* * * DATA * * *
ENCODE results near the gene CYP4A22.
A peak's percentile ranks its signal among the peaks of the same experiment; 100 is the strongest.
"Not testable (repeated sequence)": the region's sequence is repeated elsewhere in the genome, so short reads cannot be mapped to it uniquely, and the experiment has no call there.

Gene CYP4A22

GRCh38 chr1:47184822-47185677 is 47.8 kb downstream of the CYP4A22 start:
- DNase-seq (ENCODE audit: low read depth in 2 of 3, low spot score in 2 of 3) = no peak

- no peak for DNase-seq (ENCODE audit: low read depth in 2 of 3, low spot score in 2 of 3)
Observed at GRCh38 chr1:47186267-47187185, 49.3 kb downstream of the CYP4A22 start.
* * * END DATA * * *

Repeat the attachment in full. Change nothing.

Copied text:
ENCODE results near the gene CYP4A22.
A peak's percentile ranks its signal among the peaks of the same experiment; 100 is the strongest.
"Not testable (repeated sequence)": the region's sequence is repeated elsewhere in the genome, so short reads cannot be mapped to it uniquely, and the experiment has no call there.

Gene CYP4A22

GRCh38 chr1:47184822-47185677 is 47.8 kb downstream of the CYP4A22 start:
- DNase-seq (ENCODE audit: low read depth in 2 of 3, low spot score in 2 of 3) = no peak

- no peak for DNase-seq (ENCODE audit: low read depth in 2 of 3, low spot score in 2 of 3)
Observed at GRCh38 chr1:47186267-47187185, 49.3 kb downstream of the CYP4A22 start.